The question of what makes an RPG actually challenging and not just tedious or basically impossible if you design your party poorly is a hard one. A lot of it has to do with designing fights and AI so that you have to come up with unique strategies for each combat. In a way, limiting yourself (and not using cheesy tactics ofc) will make fights more challenging because you might have to come up with certain strategies that you didn't have to before when you were so strong you could just hack and slash without a thought, but self-limitation can only go so far before fights just start taking forever and fights start to blend together because you don't have the variety to spice things up.

My point in my last paragraph in my previous post: is the game actually going to be more challenging if you don't save after a fight that doesn't have a questlog update after it (which many, many fights do not), or is it just going to be more tedious and annoying when you die and have to do a fight all over again? I mean, if you consider that a challenge, go right ahead, but I'm just saying you might find that obnoxious in practice.

I actually agree with a lot of your self limitations. Shields, savescumming, economy inflation from stealing, attribute inflation, many of the talents, etc. are all serious issues which in the current game state one simply has to avoid or seriously limit to get any sort of challenge. But I just think you go a little far in some regards, and of course it would be much preferred if they would just be appropriately balanced.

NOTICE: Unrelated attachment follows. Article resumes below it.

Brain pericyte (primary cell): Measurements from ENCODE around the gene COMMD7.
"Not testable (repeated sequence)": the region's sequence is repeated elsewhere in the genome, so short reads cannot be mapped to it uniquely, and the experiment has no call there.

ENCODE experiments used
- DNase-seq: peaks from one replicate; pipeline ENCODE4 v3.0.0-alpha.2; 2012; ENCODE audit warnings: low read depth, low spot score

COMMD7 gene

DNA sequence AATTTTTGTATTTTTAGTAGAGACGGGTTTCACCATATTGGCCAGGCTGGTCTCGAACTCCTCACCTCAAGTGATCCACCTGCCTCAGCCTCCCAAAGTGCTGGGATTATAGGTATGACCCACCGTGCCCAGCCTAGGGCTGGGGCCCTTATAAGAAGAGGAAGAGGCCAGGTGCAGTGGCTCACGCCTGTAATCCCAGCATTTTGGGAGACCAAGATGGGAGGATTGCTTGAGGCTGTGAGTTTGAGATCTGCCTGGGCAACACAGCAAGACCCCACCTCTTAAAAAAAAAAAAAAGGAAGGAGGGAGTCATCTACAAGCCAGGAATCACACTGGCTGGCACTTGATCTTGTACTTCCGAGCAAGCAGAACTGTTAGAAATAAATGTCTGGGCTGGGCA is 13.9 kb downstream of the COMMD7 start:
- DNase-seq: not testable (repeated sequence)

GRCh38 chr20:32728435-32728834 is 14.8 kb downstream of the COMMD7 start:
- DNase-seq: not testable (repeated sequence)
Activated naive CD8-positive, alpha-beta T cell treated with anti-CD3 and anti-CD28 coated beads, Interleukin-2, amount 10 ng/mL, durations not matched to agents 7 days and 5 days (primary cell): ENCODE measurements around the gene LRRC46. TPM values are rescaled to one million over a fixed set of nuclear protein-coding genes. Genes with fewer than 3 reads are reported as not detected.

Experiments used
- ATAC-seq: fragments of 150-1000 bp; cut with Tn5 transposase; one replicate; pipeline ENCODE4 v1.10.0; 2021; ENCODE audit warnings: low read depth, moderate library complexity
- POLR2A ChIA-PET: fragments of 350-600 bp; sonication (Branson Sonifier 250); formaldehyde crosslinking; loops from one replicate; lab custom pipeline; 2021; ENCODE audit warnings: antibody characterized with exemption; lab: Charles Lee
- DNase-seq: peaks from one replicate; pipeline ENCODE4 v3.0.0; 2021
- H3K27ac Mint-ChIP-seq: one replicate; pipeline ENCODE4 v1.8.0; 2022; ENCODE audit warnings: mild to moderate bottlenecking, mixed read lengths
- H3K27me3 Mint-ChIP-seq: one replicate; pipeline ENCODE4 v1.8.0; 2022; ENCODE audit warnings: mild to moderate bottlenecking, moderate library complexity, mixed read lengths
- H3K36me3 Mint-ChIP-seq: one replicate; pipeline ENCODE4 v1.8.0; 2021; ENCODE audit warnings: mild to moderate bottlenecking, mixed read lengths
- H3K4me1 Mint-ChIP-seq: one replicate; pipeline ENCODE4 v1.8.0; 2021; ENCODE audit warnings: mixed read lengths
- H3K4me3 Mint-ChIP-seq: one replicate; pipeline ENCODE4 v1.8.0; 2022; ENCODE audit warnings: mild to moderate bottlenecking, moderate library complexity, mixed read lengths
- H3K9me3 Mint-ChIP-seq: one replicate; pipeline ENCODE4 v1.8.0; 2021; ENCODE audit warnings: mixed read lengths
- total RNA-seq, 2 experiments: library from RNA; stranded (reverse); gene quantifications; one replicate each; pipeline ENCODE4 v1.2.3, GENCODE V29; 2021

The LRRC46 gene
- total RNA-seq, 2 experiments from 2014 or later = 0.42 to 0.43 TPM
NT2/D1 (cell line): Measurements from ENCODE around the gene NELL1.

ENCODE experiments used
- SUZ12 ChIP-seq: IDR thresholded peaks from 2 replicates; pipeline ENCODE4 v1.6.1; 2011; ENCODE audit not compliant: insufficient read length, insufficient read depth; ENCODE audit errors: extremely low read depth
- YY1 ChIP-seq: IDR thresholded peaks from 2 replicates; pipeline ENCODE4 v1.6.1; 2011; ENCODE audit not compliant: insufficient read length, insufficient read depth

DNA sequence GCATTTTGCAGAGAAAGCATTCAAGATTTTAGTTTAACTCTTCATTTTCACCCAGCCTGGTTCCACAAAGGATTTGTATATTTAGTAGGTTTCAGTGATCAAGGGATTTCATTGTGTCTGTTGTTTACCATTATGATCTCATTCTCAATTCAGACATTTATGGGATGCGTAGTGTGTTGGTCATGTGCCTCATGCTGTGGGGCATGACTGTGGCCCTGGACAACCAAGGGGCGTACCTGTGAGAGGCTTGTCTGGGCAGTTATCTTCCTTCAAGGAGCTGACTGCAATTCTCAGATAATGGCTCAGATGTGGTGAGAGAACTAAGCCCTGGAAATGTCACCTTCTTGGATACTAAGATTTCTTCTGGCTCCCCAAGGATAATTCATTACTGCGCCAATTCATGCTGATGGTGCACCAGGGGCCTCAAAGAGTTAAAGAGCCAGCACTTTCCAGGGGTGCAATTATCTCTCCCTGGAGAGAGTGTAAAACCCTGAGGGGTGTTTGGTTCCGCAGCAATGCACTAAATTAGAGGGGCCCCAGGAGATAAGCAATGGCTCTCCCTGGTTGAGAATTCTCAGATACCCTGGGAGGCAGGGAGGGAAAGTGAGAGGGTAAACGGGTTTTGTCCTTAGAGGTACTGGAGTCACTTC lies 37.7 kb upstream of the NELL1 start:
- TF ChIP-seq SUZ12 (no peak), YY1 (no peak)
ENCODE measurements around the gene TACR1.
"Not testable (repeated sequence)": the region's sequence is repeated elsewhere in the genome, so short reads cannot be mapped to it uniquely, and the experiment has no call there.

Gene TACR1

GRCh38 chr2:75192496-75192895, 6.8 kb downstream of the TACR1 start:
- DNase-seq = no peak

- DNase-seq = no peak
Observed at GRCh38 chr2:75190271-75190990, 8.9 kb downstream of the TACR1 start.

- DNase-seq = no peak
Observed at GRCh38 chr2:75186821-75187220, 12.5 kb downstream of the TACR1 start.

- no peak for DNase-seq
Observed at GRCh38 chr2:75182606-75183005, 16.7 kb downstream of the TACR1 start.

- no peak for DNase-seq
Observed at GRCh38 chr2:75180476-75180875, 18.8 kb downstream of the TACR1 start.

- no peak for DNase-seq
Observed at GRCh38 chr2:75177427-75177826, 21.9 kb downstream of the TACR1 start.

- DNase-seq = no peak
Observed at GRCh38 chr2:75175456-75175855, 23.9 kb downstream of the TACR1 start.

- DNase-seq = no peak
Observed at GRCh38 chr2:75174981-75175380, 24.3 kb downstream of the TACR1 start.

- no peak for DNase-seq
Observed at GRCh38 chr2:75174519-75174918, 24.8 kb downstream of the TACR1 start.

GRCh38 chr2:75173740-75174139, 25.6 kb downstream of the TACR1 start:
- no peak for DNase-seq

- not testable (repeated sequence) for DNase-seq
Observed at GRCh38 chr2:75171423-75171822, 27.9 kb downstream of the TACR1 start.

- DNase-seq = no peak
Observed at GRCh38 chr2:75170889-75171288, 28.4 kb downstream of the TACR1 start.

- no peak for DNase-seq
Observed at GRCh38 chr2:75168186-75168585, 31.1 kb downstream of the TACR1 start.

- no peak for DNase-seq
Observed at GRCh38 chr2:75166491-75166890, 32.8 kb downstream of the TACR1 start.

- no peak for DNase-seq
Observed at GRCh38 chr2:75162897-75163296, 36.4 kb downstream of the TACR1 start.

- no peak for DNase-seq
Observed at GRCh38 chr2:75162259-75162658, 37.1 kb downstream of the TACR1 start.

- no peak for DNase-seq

Last edited by Baardvark; 05/11/14 05:14 AM.
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I have the inkling you do not know what you are talking about.
It would ease me if you were a little more specific, with grounded examples.

As general idea, I understand one can go too far: one will be so weak he will be restricted to his best move only. But you do not give me anything grounded that could tell me common gear is going too far, or that there are a lot of hard fights that have no QuestLog update near them.
It could be the case, or it couldn't: numbers must be crunched. You are not crunching number, you are just telling you are afraid thoses rules might be "killing" diversity without backing it up.

It was made very clear to me that going too far (on the strong side) was very limiting. I did not need to crowd control as much, and sky high Intelligence allowed me to spam my strongest spell every turn (cooldown reduction has a very poor progression formula).

How far can one go to the other side without making the game obnoxious? I do not know, and do you?

Gear, talents and extra attribute points are not really mechanics (some talent such as elemental affinity might be an exception, but my rule doesn't exclude it), they are permanent buffs pure and simple.
You can google "the illusion of choice in gaming" if the subject interests you.